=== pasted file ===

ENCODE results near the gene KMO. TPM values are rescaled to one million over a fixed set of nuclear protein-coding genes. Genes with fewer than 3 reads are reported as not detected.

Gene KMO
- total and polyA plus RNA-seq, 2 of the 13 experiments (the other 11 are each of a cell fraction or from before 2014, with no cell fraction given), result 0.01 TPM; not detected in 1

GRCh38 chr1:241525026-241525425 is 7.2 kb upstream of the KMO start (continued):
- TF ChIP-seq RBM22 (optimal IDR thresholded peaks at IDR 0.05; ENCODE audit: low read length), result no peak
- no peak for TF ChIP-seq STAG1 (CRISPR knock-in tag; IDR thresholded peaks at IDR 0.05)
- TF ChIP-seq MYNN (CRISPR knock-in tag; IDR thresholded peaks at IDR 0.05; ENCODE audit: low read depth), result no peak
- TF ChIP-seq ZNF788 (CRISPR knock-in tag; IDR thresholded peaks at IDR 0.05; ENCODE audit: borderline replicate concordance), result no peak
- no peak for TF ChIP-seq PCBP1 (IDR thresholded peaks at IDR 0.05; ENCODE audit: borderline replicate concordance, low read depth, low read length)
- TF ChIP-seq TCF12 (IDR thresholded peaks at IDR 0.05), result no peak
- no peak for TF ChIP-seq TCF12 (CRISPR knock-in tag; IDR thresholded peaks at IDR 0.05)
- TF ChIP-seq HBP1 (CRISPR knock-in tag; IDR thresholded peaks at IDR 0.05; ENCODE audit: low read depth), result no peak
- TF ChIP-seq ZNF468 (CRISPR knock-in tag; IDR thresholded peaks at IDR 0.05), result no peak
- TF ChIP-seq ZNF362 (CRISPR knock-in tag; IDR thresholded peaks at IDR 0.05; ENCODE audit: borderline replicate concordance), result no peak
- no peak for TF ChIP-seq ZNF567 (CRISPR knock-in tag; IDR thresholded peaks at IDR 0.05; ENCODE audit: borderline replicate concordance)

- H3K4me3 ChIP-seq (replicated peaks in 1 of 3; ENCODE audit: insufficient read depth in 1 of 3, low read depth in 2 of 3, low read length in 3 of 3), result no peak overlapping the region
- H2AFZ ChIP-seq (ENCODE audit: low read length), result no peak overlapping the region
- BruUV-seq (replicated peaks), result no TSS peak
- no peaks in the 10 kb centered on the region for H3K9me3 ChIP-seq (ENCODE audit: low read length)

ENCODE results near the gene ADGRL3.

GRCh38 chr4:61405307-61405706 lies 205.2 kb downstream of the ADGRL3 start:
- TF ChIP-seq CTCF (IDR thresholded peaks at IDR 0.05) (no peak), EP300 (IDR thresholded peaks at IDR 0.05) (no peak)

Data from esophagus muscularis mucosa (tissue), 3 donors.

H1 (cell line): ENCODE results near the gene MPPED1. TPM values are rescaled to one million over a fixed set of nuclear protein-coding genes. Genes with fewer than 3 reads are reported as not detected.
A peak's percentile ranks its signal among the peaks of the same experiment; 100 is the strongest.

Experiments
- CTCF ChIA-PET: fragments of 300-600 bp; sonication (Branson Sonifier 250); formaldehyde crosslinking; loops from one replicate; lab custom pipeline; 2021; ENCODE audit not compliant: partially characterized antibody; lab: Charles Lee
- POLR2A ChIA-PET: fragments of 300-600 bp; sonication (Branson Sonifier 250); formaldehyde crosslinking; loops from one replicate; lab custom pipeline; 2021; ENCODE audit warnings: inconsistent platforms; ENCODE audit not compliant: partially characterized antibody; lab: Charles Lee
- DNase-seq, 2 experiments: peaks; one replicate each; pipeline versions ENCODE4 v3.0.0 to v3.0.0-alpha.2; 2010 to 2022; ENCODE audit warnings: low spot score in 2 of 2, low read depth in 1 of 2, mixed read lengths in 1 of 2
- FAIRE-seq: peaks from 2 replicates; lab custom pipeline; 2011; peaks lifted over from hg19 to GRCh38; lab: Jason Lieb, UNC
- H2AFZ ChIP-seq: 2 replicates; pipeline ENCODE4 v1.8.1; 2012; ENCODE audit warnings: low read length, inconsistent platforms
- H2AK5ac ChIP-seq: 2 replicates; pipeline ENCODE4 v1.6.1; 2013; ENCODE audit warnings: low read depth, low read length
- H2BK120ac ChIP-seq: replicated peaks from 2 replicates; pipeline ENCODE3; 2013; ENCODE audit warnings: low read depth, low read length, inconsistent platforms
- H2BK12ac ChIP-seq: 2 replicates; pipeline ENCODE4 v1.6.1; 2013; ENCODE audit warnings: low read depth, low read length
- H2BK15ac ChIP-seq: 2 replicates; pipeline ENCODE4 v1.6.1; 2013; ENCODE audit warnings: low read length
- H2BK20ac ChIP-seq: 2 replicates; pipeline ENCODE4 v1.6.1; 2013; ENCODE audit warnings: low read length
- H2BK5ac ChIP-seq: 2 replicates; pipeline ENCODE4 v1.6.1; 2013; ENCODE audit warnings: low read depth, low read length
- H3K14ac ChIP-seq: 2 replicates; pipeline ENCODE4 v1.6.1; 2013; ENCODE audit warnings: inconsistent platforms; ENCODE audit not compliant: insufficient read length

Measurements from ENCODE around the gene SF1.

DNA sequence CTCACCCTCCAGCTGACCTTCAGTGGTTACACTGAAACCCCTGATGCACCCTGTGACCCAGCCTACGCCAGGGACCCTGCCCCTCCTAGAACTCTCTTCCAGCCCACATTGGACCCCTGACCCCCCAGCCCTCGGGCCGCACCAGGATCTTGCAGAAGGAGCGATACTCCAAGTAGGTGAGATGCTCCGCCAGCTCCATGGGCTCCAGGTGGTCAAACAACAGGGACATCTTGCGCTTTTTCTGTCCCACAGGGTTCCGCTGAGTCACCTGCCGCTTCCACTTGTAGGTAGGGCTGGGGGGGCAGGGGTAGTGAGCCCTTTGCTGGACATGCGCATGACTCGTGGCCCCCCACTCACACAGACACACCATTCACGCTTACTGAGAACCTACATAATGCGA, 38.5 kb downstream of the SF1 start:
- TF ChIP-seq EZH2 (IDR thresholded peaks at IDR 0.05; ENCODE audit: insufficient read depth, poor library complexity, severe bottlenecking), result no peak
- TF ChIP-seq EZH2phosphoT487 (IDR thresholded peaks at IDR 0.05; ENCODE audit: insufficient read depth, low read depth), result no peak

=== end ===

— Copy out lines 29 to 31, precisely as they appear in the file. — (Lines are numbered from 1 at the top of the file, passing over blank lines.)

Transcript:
- DNase-seq, 2 experiments: peaks; one replicate each; pipeline versions ENCODE4 v3.0.0 to v3.0.0-alpha.2; 2010 to 2022; ENCODE audit warnings: low spot score in 2 of 2, low read depth in 1 of 2, mixed read lengths in 1 of 2
- FAIRE-seq: peaks from 2 replicates; lab custom pipeline; 2011; peaks lifted over from hg19 to GRCh38; lab: Jason Lieb, UNC
- H2AFZ ChIP-seq: 2 replicates; pipeline ENCODE4 v1.8.1; 2012; ENCODE audit warnings: low read length, inconsistent platforms